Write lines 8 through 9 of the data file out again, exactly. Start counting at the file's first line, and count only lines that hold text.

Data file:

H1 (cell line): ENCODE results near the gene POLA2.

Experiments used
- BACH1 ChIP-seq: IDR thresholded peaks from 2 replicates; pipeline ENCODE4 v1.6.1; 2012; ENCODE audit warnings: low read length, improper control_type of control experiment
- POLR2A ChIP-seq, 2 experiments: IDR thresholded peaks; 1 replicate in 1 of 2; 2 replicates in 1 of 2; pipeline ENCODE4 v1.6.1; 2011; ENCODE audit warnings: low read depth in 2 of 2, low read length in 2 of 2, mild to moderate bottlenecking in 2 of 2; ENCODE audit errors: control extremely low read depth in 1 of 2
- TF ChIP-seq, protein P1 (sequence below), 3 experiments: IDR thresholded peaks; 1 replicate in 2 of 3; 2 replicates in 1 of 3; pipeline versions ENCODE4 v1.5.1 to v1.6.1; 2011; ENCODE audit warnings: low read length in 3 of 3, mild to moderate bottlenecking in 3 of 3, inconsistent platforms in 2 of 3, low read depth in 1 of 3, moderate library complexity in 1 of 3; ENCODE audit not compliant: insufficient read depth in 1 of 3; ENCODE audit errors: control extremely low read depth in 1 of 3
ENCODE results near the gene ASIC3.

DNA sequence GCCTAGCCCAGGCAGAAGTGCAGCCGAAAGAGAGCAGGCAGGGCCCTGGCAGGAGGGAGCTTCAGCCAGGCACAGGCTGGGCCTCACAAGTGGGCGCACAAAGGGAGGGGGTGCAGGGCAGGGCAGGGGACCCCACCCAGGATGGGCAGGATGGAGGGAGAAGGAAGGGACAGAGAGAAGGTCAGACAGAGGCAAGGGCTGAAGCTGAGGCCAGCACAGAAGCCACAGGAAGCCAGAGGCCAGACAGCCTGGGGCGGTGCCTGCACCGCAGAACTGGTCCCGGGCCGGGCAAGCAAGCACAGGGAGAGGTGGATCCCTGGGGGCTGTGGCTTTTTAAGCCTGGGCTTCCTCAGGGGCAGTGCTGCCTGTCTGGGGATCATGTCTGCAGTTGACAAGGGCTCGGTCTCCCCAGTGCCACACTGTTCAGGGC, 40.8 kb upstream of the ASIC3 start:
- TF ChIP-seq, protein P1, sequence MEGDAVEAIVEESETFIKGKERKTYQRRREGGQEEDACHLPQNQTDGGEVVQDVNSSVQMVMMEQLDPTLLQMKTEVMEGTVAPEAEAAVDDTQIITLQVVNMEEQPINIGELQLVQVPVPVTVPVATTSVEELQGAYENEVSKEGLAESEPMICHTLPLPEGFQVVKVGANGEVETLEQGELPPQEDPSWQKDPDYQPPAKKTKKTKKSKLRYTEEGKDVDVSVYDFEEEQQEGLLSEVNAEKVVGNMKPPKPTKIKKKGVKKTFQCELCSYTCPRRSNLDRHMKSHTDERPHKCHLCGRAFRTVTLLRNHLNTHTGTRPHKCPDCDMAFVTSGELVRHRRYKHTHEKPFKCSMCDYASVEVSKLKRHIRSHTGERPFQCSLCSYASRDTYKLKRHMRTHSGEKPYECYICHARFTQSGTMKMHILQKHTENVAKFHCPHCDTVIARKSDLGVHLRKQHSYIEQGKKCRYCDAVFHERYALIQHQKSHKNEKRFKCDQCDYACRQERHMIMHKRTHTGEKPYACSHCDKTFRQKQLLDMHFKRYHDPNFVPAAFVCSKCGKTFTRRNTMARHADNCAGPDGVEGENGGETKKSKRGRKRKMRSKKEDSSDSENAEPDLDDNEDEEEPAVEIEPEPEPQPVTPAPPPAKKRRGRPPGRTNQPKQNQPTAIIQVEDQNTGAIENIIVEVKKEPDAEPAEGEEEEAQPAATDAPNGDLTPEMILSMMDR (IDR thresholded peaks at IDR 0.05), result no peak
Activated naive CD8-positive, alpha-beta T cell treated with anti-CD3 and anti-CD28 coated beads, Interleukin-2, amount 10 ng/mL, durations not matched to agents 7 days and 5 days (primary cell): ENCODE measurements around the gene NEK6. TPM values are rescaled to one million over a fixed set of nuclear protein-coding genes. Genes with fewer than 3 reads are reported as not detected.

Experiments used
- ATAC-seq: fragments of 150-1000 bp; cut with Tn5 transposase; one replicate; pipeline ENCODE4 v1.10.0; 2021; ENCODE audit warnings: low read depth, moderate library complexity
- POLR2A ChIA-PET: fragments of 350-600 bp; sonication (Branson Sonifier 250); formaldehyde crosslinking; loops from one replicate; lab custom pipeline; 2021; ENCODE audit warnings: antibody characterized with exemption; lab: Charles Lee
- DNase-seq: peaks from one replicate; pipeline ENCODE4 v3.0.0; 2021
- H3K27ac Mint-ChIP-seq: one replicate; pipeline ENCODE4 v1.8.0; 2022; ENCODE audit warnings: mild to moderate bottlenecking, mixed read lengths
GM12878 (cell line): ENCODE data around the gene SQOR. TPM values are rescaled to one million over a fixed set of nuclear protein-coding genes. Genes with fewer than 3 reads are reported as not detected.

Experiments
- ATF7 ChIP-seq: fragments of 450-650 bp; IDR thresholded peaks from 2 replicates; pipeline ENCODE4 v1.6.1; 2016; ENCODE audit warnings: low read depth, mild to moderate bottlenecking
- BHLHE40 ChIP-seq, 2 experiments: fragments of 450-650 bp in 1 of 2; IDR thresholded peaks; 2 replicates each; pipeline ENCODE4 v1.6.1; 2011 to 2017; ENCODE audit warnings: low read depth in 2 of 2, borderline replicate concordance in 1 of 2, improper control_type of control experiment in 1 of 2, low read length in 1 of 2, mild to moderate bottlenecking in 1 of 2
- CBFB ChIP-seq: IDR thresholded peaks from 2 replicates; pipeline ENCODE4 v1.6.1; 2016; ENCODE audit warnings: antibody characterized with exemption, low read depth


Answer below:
- TF ChIP-seq, protein P1, sequence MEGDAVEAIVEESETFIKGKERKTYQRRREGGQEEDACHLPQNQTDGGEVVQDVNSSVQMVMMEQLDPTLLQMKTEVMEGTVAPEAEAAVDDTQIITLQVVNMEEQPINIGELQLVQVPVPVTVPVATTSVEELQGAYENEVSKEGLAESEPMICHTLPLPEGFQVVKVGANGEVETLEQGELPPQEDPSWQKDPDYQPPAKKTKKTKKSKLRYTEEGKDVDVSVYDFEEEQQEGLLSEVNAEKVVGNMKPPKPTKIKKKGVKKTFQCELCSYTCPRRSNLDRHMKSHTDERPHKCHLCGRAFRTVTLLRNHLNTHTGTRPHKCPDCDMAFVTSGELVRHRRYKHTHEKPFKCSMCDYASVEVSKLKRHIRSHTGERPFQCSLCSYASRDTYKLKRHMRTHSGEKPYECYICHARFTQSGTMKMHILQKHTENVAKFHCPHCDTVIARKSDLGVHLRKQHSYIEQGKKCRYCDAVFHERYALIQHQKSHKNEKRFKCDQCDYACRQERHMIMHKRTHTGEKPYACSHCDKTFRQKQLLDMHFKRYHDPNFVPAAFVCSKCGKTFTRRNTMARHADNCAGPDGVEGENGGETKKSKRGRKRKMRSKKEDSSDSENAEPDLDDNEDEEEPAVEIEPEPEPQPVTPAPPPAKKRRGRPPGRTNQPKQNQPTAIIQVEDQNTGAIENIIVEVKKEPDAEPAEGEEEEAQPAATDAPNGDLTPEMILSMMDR (IDR thresholded peaks at IDR 0.05), result no peak
Activated naive CD8-positive, alpha-beta T cell treated with anti-CD3 and anti-CD28 coated beads, Interleukin-2, amount 10 ng/mL, durations not matched to agents 7 days and 5 days (primary cell): ENCODE measurements around the gene NEK6. TPM values are rescaled to one million over a fixed set of nuclear protein-coding genes. Genes with fewer than 3 reads are reported as not detected.